Ifi: It has also been critiqued for, among other things, poop jokes, nonsensical logic, and that whole thing with Atlantis.
Adam: A certain degree of this can be pegged on the ghostwriters, but really Applegate was still responsible for the plot outlines, and penned the general synopsis to each book.
Adam: So she's still at fault for the Andalite toilet and the Atlantis books.
Ifi: Atlantis is actually a perfect example of a book that was written for the sole purpose of making money, rather than to tell a particular story or make a point.
Adam: I suppose this comes down to having to balance writing a mature series with the fact that you're working under an editorial department geared to selling as many things as possible to small children.
Ifi: The end result is a series that does not have a very consistent tone until the end.
Adam: it is unfortunate, but this tends to be true of any work of fiction that runs that sort of length while still trying to maintain a continuous plot.
Adam: There are exceptions of course, but it is a general rule.
Ifi: Also, I think we were regularly surprised at how graphically violent and even gory things could get.
Ifi: I think this just shows that you can get away with way more in books than you can on TV. If they made a TV show of the Animorphs that actually followed the books, parents would be livid.
Ifi: But there's this idea that books automatically equal good, so parents don't police them as closely, in my experience.
Adam: There's that, but I also think that violent imagery is just not as inherently visceral if you don't directly look at it.
Adam: Humans are a visual species, so traumatic imagery is not going to be quite as bad if it is only imagined.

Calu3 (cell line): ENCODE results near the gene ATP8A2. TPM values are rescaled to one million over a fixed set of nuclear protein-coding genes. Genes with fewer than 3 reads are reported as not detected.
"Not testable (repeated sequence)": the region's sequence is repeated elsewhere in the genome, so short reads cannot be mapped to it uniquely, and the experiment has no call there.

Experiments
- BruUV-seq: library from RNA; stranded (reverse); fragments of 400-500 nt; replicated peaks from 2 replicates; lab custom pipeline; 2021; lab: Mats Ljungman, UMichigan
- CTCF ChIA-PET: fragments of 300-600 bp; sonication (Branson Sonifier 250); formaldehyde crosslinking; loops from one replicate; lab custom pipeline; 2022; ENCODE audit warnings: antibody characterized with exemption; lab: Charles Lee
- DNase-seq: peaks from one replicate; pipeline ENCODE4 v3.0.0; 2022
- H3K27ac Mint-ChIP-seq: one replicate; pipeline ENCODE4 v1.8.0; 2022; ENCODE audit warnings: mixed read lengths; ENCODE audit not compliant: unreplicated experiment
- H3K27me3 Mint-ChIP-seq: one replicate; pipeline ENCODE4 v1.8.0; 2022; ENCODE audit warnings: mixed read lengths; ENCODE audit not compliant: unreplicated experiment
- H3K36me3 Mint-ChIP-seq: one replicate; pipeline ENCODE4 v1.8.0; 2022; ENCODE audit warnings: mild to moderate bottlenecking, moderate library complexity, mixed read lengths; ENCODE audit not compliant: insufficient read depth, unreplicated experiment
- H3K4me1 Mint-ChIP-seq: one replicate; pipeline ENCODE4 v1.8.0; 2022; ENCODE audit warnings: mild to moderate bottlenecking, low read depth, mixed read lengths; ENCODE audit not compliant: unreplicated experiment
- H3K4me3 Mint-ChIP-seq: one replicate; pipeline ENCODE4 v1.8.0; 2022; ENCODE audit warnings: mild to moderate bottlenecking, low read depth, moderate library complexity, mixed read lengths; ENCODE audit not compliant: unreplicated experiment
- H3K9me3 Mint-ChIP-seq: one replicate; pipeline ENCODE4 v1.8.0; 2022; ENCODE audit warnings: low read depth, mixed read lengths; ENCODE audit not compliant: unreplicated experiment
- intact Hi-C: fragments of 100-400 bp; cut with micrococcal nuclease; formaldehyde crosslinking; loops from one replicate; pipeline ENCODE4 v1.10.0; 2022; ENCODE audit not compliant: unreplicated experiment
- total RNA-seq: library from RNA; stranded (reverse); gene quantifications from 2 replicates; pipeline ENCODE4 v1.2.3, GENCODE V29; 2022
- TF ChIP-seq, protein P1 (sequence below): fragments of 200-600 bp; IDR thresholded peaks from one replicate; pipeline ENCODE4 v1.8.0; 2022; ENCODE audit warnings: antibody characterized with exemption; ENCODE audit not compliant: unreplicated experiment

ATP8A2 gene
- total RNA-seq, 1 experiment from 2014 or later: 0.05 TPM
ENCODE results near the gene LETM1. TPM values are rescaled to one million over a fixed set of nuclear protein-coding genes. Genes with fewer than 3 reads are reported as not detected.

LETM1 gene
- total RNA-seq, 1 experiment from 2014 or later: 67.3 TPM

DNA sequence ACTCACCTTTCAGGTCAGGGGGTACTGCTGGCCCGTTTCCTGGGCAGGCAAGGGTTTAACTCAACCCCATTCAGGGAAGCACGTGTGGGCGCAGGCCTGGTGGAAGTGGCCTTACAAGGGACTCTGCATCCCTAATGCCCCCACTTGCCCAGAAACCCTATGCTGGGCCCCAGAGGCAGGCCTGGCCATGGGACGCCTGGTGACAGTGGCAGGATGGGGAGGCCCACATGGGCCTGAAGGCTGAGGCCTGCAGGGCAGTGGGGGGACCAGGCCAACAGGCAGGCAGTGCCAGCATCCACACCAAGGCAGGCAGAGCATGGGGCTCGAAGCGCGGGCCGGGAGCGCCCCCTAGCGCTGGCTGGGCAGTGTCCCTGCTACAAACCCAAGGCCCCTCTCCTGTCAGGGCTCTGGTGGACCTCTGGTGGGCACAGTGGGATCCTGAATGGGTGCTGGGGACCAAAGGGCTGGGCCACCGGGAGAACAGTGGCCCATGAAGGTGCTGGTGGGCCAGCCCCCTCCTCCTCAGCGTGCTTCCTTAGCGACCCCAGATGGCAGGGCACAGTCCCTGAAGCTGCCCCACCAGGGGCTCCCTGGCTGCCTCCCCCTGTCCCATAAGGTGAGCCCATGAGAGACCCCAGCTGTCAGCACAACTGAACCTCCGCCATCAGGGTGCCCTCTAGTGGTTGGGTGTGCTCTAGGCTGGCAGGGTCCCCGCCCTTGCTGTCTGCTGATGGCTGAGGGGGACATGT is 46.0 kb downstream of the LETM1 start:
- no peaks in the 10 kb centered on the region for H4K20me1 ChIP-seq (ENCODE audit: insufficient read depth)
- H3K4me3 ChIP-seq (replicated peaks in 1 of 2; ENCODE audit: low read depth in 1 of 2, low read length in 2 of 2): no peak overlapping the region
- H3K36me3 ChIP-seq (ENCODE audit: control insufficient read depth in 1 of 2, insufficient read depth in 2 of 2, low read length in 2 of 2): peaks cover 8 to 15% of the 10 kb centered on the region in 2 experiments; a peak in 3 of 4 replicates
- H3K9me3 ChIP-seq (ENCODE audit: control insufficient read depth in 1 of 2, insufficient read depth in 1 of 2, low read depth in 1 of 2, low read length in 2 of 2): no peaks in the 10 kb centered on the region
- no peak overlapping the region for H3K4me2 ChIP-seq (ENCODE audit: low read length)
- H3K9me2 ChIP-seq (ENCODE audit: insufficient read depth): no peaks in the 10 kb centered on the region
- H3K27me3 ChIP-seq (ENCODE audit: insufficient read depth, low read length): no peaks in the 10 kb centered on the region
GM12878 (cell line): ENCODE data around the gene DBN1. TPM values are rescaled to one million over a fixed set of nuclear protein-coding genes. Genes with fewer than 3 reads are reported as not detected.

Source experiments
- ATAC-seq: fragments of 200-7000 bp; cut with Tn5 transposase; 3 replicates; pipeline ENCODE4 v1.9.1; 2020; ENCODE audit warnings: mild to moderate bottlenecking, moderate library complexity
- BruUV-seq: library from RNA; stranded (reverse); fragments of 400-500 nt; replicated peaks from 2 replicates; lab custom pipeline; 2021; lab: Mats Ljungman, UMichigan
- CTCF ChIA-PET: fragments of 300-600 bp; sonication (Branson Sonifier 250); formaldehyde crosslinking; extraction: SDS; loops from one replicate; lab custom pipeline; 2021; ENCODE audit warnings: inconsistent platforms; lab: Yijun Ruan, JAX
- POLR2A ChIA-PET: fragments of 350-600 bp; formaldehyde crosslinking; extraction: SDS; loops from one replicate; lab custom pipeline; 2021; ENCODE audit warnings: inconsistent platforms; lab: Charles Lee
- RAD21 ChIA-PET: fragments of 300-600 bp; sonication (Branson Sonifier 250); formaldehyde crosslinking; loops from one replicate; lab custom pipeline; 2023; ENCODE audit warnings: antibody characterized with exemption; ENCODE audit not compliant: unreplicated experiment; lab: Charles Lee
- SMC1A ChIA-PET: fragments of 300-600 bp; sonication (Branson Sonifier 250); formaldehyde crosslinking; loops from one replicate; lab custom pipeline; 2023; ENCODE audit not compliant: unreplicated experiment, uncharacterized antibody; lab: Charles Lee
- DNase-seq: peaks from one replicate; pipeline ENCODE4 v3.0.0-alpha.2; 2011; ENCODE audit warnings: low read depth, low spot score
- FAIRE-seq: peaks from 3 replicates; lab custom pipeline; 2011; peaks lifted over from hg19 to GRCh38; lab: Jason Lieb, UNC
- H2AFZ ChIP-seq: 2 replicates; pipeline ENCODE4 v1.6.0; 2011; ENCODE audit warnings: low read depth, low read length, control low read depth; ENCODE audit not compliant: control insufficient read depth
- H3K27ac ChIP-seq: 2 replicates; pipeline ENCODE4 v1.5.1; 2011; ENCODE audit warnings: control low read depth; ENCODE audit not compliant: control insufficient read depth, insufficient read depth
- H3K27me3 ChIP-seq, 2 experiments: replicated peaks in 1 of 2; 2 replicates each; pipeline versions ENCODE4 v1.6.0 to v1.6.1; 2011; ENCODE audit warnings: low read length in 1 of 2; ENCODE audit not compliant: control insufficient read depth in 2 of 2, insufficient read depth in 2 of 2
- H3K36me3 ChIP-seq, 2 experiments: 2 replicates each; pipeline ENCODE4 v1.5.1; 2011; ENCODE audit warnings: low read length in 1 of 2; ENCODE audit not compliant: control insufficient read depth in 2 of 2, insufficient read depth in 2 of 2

Ifi: That is a good point.
Adam: So what you can get away with in a series aimed at children would be the sort of thing you see on an HBO show on television.
Ifi: As writers, we should abuse this mercilessly.
Adam: I have no personal objection to this.
Ifi: The last main thing that I wanted to talk about was plot.
Adam: How delightfully generic a topic! Do continue.
Ifi: Shut up.
Adam: So plot.
Ifi: Plot is important. In Animorphs, we had the overarching plot of "when are the Andalites going to get here/okay the Andalites are not coming what do we do", but also each little mini-plot of the majority of the books.
Ifi: And I know we just said this before, but I want to reiterate it. Most of those books could be cut.
Adam: In a long-running series, ideally a book should carry out and complete its own miniplot, but also contribute something to the overarching story.
Adam: Not all of them did this.
Ifi: Most of the filler books contributed nothing to the overall storyline, and sometimes even undermined the credibility of the characters and their situation.
Ifi: I mean, I am sure there were some good filler books...
Ifi: Though I cannot remember a single one
Adam: I enjoyed book 12.
Adam: The morphing allergy book.
Ifi: Oh come on!
Adam: And while many people may disagree with me, I found the first Helmacron book very entertaining.
Ifi: Them’s fighting words, mister.